I’ve been writing for NeighborMedia, a citizen-driven, volunteer news and activities outlet here in Cambridge, MA. My latest post explores an emerging and important policy idea for cities around the world: how to integrate “play” into the otherwise orderly and mundane city? Play, in its many forms, has important educational, developmental, physical and policy implications for urban planners, government officials, business leaders, schools, and all citizens. Here’s a little snippet of the post:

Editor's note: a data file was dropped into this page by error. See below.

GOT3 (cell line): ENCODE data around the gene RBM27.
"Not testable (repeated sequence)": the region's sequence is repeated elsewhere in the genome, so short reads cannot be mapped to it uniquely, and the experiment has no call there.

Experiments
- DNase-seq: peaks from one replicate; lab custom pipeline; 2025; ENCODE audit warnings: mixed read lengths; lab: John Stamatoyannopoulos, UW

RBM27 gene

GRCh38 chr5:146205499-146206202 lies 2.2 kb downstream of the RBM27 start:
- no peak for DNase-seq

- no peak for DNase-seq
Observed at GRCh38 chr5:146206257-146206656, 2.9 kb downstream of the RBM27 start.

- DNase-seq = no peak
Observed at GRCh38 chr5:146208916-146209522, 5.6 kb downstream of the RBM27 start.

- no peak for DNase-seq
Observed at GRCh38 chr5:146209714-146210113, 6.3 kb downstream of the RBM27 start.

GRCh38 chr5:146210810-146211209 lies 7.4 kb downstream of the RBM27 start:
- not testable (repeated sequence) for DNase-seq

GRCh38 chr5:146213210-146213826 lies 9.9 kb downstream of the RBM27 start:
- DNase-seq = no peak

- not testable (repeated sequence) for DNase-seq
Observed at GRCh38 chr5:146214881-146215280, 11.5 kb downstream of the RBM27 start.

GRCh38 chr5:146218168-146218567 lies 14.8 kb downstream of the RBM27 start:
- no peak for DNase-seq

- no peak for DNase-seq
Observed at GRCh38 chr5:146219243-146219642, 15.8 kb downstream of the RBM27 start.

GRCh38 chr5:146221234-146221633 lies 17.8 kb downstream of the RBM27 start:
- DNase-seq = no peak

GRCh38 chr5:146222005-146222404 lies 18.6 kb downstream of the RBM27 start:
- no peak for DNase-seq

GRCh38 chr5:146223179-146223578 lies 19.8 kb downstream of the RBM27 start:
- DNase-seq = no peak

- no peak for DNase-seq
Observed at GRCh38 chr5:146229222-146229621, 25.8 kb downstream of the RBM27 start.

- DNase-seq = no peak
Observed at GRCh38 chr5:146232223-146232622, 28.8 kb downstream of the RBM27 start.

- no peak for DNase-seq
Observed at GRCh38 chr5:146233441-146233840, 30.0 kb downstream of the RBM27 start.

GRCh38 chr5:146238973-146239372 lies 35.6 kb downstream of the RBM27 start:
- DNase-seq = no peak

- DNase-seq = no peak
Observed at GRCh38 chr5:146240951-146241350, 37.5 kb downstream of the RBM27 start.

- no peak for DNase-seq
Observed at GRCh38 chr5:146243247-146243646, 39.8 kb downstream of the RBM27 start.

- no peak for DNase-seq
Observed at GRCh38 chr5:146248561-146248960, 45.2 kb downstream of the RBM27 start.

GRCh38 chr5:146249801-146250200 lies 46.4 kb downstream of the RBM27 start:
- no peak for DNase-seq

Everybody plays. From the newborn just discovering “peek-a-boo” to the college student rediscovering hacky sack on the quad and to grandparents playing with their grandchildren, play is an almost universal human experience. For policy makers, urban planners, and designers, play is, on the one hand, an established part of the urban landscape—cities have set aside park space and playgrounds since the start of the Industrial Revolution in part to escape the harsh realities of the city.
Read the full post by clicking through here.